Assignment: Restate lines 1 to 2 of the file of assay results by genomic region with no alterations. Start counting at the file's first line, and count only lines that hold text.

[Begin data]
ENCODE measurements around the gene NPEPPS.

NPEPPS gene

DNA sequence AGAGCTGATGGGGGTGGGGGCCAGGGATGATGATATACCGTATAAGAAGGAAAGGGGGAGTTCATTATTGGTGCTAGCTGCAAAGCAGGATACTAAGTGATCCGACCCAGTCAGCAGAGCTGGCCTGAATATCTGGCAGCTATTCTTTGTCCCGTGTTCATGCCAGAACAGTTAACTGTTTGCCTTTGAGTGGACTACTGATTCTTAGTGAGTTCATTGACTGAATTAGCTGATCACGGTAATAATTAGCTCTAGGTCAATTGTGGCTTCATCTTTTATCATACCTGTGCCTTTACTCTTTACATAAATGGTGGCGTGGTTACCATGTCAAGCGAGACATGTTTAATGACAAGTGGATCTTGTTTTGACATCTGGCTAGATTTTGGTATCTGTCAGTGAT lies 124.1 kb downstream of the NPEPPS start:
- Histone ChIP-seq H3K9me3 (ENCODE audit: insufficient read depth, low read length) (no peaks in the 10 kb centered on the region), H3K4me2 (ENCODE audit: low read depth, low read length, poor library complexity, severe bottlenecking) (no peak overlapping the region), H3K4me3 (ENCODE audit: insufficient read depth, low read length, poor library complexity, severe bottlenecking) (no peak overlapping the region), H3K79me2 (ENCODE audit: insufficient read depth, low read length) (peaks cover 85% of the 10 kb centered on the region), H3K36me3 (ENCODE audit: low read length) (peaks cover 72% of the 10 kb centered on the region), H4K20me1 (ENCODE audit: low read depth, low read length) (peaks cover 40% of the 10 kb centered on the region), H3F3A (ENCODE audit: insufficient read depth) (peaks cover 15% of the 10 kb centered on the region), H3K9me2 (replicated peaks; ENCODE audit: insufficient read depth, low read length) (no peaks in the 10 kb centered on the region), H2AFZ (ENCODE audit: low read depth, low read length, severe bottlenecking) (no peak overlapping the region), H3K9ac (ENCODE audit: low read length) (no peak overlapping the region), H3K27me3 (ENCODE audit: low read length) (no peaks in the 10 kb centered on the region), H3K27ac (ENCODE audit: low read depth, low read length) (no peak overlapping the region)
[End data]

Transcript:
ENCODE measurements around the gene NPEPPS.

NPEPPS gene